Bale in "No Window"

You already know that remakes of Rear Window are a dime-a-dozen. Even allusions to it are superfluous. If you need extra convincing, see the last post on this web-log, regarding Shia LaBeouf’s career, including the Re-Boof of Rear Window, called Disturbia. If you still need convincing that there are way too many versions of Rear Window out there, see here.

Enter Bale.

The problem with every Rear Window adaptation, update, re-imagining, etc., is that they still use the same formula: 1.) person looks out window. 2.) person spies on people. 3.) person suspects murder. 4.) person either finds out murder happened, or finds out murder didn’t happen and they were being paranoid.

For Bale’s version of Rear Window, entitled No Window, the tables are turned. Bale is the murderer. We know he is the murderer, because we watch him murder someone in the opening twenty minutes. Unlike the Hitchcock version, where Jimmy Stewart’s neighbor Lars Thorwald murders his bedridden wife off-camera and Stewart spends the rest of the film trying to determine if it really happened or not, Bale (as Thorwald) kills his ailing neighbor in what he sees as a noble decision. He has watched her aging, getting sicker and sicker, until he realizes that he must do the Good Samaritan gesture… by commiting an act of vigilante euthanasia. However, his noble act soon goes wrong when he begins to suspect that a neighbor saw him, or at least that a neighbor suspects him, and that he or she is out for revenge.

Bale plays this guy. And he’s the protagonist.

As his paranoia escalates and the signs begin to add up – including a dead dog in the courtyard and notes slipped under his door – Bale becomes increasingly certain that someone else with a view of his courtyard saw the murder, leaving him only one choice: eliminate everyone else. As he goes from apartment to apartment trying to determine which voyeur knows his secret, he gradually closes in on the one person as his antagonist: the wheelchair-bound retired photographer. As the walls close in on our reluctant murderer, he is driven to a series of increasingly desperate and dangerous decisions, with deadly consequences for all.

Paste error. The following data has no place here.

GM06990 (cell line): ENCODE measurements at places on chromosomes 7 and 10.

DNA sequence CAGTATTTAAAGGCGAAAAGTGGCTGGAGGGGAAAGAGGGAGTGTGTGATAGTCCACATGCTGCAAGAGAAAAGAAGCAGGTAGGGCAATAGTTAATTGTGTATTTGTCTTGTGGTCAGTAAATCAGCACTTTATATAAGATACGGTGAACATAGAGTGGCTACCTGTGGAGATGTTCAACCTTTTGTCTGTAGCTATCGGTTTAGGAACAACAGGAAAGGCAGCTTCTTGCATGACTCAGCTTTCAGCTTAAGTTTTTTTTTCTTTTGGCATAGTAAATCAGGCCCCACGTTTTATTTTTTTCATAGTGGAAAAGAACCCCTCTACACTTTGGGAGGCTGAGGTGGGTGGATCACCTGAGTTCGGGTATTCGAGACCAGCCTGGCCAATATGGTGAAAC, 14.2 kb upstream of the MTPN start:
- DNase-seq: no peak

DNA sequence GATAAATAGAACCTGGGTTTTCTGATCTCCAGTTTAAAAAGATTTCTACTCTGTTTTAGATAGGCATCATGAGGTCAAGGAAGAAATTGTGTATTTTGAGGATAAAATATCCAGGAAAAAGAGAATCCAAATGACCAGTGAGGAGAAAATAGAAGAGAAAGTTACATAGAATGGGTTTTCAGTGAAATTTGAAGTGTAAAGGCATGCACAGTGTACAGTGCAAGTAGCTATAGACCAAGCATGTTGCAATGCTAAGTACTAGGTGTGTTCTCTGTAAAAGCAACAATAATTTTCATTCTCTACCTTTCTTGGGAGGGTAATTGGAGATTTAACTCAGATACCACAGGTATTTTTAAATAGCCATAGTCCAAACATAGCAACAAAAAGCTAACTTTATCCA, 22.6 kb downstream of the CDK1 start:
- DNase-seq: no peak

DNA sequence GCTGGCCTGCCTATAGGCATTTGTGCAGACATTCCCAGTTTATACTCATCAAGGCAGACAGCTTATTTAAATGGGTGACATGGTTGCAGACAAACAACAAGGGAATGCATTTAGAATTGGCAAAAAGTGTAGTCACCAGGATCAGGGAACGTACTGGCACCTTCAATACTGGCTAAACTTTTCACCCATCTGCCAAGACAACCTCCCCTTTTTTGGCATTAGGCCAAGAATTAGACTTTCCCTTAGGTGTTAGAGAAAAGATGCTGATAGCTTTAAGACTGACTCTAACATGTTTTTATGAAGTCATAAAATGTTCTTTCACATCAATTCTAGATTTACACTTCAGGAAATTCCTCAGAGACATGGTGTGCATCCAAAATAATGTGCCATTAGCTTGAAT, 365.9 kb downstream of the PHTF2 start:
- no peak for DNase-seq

1. >I see Bale as a sort of anti-Raskolnikovian anti-anti-hero protagonist here: a fresh twist on an admittedly overdone remake. The arc of vigilante euthanasiast to vigilante paranoid serial killer will no doubt be acted with the near-understated and focused intensity that Bale consistently brings to all his remakes. I can only hope Jimmy Stewart's L.B. "Jeff" Jeffries can be played with the appropriate guile and ethical neglect required for the part, perhaps by Martin Sheen or Paul Giammati. Looking forward to it!

  2. >Comparisons to "Crime and Punishment" will be unavoidable… it could perhaps be entitled "Crime and Windows," but that might imply that it's a dark comedy in the same vein as Woody Allen's "Crimes and Misdemeanors." The good news is that Bale's Thorwald is clearly a different sort of man than Raskolnikov. I cannot believe I neglected speculating on a good choice to play Jeffries, but I believe that Giammati could do justice to the role, as everyone knows his ability to be raspy and despicable, while still oddly charismatic. Another option would be a gaunt, maniacal Willem Dafoe, in a slightly less creepy version of his "Shadow of the Vampire" performance. I imagine "American Psycho" fans would also be delighted to see Bale and Dafoe reuinted again, despite that their scenes together would be few.

  3. >I love the premise of this movie although I rather have him murder the neighbor because she is annoying rather than to take her out of her misery. I also would like to see him systematically eliminate every neighbor in the building and not just the one who saw him. better to be safe than sorry. I think the person who witnessed the murder could be played by one of the characters from the Wire and base this story in the projects of Baltimore.

  4. >That could work – perhaps the neighbors are crack addicts and he is attempting to clean up the building, so he murders them and then has to murder everyone else in the building in case they witnessed it. The one who witnessed the murder would be well-portrayed by Michael K. Williams (Omar).

  5. >there needs to be a love interest for Omar character. he could be gay but better yet, have him involved with a gorgeous, slutty blonde. not sure-maybe the girl from Gossip Girl–Blake Lively unless that is too much the Town. or Rhianna if want the chick to be black.

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